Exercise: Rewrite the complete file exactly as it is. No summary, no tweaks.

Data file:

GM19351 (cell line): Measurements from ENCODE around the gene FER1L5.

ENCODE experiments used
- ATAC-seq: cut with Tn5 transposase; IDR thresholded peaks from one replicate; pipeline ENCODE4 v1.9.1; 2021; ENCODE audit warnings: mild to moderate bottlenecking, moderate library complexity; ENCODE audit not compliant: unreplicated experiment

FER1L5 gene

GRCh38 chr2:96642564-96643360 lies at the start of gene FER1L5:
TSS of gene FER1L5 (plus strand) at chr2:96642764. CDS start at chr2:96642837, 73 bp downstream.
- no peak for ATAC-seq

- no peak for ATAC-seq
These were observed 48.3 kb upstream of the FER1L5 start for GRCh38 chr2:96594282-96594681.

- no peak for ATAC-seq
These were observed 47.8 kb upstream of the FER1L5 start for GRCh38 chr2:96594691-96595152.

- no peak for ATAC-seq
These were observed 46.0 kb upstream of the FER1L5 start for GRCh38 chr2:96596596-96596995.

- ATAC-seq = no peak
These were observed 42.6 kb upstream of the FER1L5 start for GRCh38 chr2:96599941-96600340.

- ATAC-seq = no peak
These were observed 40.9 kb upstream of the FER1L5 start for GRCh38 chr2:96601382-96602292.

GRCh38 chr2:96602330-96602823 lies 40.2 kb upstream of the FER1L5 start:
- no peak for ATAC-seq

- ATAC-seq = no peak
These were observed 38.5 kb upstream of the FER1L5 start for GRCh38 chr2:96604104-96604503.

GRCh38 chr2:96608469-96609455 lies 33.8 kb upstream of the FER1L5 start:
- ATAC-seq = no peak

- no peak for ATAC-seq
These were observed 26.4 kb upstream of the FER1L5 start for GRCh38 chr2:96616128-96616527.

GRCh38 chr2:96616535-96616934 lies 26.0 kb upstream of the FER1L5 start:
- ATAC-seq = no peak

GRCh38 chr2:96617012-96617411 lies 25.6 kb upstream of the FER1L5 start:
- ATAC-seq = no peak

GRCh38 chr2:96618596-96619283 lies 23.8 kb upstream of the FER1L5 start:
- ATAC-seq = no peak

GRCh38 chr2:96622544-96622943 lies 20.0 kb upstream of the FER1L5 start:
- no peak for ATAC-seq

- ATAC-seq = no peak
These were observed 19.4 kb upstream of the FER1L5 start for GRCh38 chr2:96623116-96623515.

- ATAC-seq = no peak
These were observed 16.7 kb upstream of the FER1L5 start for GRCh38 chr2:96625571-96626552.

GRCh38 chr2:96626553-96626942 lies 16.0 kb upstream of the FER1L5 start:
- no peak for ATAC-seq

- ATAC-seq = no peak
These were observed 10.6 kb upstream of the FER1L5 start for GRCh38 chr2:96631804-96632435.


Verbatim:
GM19351 (cell line): Measurements from ENCODE around the gene FER1L5.

ENCODE experiments used
- ATAC-seq: cut with Tn5 transposase; IDR thresholded peaks from one replicate; pipeline ENCODE4 v1.9.1; 2021; ENCODE audit warnings: mild to moderate bottlenecking, moderate library complexity; ENCODE audit not compliant: unreplicated experiment

FER1L5 gene

GRCh38 chr2:96642564-96643360 lies at the start of gene FER1L5:
TSS of gene FER1L5 (plus strand) at chr2:96642764. CDS start at chr2:96642837, 73 bp downstream.
- no peak for ATAC-seq

- no peak for ATAC-seq
These were observed 48.3 kb upstream of the FER1L5 start for GRCh38 chr2:96594282-96594681.

- no peak for ATAC-seq
These were observed 47.8 kb upstream of the FER1L5 start for GRCh38 chr2:96594691-96595152.

- no peak for ATAC-seq
These were observed 46.0 kb upstream of the FER1L5 start for GRCh38 chr2:96596596-96596995.

- ATAC-seq = no peak
These were observed 42.6 kb upstream of the FER1L5 start for GRCh38 chr2:96599941-96600340.

- ATAC-seq = no peak
These were observed 40.9 kb upstream of the FER1L5 start for GRCh38 chr2:96601382-96602292.

GRCh38 chr2:96602330-96602823 lies 40.2 kb upstream of the FER1L5 start:
- no peak for ATAC-seq

- ATAC-seq = no peak
These were observed 38.5 kb upstream of the FER1L5 start for GRCh38 chr2:96604104-96604503.

GRCh38 chr2:96608469-96609455 lies 33.8 kb upstream of the FER1L5 start:
- ATAC-seq = no peak

- no peak for ATAC-seq
These were observed 26.4 kb upstream of the FER1L5 start for GRCh38 chr2:96616128-96616527.

GRCh38 chr2:96616535-96616934 lies 26.0 kb upstream of the FER1L5 start:
- ATAC-seq = no peak

GRCh38 chr2:96617012-96617411 lies 25.6 kb upstream of the FER1L5 start:
- ATAC-seq = no peak

GRCh38 chr2:96618596-96619283 lies 23.8 kb upstream of the FER1L5 start:
- ATAC-seq = no peak

GRCh38 chr2:96622544-96622943 lies 20.0 kb upstream of the FER1L5 start:
- no peak for ATAC-seq

- ATAC-seq = no peak
These were observed 19.4 kb upstream of the FER1L5 start for GRCh38 chr2:96623116-96623515.

- ATAC-seq = no peak
These were observed 16.7 kb upstream of the FER1L5 start for GRCh38 chr2:96625571-96626552.

GRCh38 chr2:96626553-96626942 lies 16.0 kb upstream of the FER1L5 start:
- no peak for ATAC-seq

- ATAC-seq = no peak
These were observed 10.6 kb upstream of the FER1L5 start for GRCh38 chr2:96631804-96632435.